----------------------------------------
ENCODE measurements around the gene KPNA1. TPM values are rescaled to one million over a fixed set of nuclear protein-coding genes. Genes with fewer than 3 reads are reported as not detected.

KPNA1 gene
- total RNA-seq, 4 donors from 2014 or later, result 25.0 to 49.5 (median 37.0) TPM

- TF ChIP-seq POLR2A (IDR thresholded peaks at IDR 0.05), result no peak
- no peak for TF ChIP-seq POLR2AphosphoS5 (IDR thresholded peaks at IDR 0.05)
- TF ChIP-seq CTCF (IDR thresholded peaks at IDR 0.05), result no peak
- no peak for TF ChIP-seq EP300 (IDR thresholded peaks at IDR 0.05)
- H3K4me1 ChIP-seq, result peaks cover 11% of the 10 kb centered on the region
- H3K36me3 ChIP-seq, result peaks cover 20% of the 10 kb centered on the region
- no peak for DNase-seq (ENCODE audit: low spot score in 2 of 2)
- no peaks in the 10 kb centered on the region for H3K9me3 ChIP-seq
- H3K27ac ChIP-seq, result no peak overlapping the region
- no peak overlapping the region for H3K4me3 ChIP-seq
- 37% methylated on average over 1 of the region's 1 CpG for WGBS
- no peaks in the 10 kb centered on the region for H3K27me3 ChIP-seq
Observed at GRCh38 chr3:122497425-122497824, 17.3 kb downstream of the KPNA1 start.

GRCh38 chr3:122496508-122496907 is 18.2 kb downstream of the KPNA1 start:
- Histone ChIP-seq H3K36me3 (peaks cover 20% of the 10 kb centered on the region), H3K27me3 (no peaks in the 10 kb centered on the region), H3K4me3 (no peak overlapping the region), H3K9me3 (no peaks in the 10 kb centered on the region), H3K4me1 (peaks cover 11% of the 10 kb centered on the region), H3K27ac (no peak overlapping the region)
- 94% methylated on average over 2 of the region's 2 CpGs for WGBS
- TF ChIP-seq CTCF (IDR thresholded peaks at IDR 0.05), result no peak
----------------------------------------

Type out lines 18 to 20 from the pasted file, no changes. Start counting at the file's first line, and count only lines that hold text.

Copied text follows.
- Histone ChIP-seq H3K36me3 (peaks cover 20% of the 10 kb centered on the region), H3K27me3 (no peaks in the 10 kb centered on the region), H3K4me3 (no peak overlapping the region), H3K9me3 (no peaks in the 10 kb centered on the region), H3K4me1 (peaks cover 11% of the 10 kb centered on the region), H3K27ac (no peak overlapping the region)
- 94% methylated on average over 2 of the region's 2 CpGs for WGBS
- TF ChIP-seq CTCF (IDR thresholded peaks at IDR 0.05), result no peak